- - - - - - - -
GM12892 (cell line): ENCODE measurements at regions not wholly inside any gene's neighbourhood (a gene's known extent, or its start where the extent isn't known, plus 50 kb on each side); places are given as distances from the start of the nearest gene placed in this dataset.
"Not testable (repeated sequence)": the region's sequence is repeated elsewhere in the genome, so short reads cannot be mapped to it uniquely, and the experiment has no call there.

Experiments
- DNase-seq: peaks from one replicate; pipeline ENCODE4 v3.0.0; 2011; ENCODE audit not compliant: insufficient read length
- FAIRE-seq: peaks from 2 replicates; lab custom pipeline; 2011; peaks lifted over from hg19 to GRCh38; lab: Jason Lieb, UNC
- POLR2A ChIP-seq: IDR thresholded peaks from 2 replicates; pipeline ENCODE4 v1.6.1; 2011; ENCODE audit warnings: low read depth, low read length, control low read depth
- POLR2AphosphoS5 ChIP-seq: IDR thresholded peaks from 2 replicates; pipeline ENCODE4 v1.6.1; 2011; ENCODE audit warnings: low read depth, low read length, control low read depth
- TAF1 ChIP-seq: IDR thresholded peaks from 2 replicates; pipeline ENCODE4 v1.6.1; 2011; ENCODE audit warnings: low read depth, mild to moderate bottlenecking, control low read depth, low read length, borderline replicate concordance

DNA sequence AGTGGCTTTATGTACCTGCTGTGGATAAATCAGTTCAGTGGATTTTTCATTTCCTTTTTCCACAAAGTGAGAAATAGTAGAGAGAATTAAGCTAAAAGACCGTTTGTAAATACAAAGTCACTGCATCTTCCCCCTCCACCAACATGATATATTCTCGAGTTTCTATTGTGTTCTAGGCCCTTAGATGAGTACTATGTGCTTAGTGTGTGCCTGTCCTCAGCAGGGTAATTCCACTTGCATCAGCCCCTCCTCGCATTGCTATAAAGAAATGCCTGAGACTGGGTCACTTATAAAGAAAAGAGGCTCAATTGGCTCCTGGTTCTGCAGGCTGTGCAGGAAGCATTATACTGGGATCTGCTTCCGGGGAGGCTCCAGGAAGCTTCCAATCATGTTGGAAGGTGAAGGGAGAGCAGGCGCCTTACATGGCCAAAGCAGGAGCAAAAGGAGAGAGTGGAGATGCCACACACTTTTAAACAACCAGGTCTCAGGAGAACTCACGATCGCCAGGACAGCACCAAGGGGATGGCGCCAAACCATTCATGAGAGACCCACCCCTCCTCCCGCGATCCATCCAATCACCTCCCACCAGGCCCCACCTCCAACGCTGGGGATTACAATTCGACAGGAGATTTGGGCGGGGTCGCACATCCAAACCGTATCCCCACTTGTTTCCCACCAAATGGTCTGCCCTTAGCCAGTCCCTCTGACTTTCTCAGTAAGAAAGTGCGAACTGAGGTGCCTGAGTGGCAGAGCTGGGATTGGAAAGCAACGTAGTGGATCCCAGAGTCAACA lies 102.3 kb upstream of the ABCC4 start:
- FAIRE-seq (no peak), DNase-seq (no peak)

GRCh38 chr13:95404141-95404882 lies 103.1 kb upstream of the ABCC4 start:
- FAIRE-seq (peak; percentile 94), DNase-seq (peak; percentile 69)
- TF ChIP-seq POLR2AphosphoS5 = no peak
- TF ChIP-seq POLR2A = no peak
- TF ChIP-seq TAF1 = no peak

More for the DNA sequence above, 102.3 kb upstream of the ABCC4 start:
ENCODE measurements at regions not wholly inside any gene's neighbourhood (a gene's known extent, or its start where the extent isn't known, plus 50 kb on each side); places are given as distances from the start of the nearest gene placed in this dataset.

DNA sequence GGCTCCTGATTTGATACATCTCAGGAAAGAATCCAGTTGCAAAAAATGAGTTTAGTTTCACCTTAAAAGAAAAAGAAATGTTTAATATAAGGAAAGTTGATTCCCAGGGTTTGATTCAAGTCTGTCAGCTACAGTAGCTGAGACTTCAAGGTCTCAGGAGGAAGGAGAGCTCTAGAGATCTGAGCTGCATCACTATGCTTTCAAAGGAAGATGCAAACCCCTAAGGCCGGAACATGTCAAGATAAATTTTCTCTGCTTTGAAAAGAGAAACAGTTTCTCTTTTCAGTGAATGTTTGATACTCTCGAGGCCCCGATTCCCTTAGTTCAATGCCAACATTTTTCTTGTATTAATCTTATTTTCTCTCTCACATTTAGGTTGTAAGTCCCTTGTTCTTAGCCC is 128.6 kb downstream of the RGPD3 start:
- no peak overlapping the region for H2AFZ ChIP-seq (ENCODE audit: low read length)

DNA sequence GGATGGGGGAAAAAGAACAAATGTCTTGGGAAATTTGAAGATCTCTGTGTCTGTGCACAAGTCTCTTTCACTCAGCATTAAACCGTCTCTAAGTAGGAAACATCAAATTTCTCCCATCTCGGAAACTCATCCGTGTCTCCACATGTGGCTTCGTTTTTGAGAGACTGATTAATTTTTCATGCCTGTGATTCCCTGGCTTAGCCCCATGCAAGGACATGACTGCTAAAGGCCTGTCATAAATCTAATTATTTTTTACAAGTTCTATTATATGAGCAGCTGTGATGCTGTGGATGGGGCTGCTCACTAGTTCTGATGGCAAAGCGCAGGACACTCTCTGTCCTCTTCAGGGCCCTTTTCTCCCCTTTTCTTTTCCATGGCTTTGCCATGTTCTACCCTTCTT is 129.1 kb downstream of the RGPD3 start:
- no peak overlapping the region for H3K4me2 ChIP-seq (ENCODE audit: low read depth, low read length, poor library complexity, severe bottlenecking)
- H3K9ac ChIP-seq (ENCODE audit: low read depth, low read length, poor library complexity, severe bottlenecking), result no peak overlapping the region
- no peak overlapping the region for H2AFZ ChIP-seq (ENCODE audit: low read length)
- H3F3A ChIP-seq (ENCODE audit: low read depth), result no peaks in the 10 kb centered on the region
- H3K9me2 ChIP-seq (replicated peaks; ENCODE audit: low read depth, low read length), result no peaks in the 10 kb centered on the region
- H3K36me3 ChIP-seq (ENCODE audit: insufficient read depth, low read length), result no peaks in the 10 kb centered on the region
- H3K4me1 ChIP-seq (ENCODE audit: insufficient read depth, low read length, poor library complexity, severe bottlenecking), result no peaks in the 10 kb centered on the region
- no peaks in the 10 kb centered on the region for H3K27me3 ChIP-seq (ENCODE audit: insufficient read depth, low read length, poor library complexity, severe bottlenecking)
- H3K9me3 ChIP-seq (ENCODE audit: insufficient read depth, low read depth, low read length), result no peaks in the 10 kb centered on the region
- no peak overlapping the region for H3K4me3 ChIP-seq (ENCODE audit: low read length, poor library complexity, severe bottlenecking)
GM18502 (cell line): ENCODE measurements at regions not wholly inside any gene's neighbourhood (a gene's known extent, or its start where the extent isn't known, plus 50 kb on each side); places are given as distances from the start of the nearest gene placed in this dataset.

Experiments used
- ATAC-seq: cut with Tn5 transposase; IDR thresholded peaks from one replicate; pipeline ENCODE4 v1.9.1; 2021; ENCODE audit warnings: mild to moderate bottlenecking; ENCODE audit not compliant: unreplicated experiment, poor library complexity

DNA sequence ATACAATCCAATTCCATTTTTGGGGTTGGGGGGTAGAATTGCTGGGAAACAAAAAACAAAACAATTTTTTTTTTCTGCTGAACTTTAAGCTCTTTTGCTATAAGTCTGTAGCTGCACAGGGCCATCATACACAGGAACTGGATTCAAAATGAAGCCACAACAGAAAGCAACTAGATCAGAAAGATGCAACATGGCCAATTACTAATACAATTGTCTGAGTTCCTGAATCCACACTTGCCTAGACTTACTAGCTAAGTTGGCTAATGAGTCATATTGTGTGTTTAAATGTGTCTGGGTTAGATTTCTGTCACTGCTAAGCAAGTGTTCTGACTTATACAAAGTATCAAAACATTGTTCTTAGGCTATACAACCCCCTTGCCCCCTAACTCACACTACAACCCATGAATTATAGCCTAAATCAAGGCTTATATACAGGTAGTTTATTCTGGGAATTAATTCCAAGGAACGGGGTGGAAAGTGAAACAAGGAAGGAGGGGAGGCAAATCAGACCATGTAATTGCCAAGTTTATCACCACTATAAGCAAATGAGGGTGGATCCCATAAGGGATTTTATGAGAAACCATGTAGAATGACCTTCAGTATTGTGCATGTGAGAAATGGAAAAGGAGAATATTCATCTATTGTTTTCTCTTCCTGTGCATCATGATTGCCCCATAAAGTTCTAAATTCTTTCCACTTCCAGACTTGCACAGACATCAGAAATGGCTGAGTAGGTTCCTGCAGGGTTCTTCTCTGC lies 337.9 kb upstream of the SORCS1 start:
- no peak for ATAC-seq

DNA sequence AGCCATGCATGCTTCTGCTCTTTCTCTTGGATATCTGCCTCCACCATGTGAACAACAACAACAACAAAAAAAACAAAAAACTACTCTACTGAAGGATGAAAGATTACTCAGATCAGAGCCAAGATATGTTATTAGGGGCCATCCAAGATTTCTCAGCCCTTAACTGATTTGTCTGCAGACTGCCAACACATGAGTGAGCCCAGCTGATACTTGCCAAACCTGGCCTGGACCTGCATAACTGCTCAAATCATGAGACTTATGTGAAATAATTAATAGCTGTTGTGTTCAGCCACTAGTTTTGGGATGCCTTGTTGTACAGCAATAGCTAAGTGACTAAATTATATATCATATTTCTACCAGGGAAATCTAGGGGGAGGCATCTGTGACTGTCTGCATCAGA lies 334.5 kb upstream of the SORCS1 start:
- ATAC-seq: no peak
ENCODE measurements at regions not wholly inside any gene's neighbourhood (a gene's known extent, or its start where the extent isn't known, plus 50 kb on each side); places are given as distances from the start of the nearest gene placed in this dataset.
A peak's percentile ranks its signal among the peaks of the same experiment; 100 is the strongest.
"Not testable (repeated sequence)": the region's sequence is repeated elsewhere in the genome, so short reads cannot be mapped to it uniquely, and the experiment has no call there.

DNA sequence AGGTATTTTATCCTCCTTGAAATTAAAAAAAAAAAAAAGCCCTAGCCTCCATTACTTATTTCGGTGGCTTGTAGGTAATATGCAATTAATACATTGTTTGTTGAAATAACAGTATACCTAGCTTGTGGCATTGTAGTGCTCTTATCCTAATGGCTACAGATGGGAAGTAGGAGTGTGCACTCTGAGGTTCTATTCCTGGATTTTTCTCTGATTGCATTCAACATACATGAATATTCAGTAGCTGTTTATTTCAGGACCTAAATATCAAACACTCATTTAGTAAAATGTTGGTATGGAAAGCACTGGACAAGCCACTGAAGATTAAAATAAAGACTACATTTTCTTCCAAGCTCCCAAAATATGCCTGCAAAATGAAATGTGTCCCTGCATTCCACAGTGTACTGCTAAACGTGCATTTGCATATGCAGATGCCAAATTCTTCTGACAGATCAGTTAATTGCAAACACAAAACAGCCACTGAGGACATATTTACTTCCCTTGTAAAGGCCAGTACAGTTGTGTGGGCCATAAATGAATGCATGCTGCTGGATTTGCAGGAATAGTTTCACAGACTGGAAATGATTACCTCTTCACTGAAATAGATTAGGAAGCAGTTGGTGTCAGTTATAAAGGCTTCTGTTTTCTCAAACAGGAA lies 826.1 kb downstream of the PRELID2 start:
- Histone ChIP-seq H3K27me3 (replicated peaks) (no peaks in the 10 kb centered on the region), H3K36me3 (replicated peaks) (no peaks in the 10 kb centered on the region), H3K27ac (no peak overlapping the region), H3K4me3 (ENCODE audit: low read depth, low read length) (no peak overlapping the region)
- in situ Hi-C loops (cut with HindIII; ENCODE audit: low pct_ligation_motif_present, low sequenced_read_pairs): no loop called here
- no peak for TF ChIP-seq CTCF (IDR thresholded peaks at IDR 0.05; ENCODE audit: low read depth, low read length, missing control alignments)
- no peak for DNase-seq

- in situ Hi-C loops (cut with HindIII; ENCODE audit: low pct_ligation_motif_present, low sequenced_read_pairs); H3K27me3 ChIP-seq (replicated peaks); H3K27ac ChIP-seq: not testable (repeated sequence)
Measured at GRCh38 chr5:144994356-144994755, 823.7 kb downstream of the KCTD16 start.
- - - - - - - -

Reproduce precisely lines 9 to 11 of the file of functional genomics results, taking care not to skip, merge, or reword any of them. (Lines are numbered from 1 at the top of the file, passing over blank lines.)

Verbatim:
DNA sequence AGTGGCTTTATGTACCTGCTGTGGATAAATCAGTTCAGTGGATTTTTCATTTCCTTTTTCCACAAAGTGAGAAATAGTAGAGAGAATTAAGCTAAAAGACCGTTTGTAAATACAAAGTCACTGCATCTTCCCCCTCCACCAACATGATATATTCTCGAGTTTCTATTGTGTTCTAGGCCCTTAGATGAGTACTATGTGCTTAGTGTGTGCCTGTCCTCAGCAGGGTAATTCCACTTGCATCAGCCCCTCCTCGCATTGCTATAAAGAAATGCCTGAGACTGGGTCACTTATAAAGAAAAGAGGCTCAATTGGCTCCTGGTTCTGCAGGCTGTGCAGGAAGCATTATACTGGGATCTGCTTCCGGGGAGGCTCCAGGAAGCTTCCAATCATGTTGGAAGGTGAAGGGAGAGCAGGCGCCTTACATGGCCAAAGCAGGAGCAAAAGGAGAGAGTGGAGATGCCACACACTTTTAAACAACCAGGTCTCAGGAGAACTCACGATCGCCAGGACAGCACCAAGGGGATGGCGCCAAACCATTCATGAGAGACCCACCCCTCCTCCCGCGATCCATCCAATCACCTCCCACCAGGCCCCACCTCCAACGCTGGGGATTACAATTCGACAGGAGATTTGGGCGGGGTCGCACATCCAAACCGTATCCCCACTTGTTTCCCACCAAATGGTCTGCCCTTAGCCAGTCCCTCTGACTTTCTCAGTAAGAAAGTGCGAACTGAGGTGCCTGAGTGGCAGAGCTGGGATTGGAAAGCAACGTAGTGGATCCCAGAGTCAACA lies 102.3 kb upstream of the ABCC4 start:
- FAIRE-seq (no peak), DNase-seq (no peak)

GRCh38 chr13:95404141-95404882 lies 103.1 kb upstream of the ABCC4 start: